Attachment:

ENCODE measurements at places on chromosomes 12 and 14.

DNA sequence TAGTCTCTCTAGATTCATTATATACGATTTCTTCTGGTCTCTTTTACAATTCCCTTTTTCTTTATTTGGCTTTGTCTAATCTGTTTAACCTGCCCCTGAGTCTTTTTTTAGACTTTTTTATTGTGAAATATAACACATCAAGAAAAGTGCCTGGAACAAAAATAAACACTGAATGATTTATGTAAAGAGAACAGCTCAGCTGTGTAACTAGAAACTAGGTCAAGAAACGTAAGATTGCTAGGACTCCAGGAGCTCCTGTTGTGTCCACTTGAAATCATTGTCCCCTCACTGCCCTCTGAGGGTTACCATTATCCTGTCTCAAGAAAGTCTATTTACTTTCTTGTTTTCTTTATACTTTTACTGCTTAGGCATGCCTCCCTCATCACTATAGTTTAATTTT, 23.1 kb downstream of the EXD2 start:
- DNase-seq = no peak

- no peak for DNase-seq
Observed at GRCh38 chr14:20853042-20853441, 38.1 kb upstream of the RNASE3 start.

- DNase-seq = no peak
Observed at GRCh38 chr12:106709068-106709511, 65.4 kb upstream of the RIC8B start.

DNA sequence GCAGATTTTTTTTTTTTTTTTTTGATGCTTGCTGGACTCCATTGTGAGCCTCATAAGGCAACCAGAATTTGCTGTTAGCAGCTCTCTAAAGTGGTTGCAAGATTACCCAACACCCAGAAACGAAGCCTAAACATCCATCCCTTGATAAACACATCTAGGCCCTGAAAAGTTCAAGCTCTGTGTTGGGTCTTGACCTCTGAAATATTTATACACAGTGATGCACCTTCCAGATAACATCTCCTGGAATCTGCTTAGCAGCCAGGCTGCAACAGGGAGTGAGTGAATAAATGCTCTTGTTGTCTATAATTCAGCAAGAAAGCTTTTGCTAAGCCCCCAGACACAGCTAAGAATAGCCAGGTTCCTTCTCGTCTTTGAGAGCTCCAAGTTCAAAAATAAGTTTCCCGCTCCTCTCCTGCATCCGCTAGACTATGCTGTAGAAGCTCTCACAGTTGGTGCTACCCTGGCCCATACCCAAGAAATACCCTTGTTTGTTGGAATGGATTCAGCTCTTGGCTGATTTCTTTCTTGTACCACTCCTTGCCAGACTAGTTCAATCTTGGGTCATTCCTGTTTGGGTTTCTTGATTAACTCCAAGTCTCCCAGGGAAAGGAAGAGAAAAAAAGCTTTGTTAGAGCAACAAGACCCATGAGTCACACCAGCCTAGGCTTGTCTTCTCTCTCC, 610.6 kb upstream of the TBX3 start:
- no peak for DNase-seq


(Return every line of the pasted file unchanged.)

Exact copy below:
ENCODE measurements at places on chromosomes 12 and 14.

DNA sequence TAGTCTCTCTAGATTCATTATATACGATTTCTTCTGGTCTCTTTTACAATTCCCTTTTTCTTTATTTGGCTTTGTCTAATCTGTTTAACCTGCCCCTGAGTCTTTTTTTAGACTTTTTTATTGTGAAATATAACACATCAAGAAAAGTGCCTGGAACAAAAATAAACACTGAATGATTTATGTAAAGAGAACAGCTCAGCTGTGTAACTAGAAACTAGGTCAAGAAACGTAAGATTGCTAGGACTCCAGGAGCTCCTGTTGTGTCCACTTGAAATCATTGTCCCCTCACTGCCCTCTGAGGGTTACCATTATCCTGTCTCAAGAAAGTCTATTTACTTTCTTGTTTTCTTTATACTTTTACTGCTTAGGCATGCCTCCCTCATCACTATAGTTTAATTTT, 23.1 kb downstream of the EXD2 start:
- DNase-seq = no peak

- no peak for DNase-seq
Observed at GRCh38 chr14:20853042-20853441, 38.1 kb upstream of the RNASE3 start.

- DNase-seq = no peak
Observed at GRCh38 chr12:106709068-106709511, 65.4 kb upstream of the RIC8B start.

DNA sequence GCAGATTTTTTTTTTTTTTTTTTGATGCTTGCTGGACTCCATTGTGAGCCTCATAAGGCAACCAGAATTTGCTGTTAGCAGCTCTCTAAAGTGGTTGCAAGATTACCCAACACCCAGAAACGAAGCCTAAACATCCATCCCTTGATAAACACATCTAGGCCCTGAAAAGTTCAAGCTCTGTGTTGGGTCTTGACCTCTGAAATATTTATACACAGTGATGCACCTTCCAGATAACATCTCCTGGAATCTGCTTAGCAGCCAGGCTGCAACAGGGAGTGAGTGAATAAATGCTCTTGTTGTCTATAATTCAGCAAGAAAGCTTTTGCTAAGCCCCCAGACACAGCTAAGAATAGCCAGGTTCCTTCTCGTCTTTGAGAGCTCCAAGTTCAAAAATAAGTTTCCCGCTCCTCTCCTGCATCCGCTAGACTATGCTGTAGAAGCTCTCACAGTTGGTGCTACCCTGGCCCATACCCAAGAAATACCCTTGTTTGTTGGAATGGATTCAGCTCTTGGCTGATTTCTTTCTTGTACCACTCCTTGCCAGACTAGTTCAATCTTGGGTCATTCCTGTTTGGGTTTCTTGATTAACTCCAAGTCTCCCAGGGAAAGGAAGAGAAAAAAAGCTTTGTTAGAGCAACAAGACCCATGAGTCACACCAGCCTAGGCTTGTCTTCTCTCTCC, 610.6 kb upstream of the TBX3 start:
- no peak for DNase-seq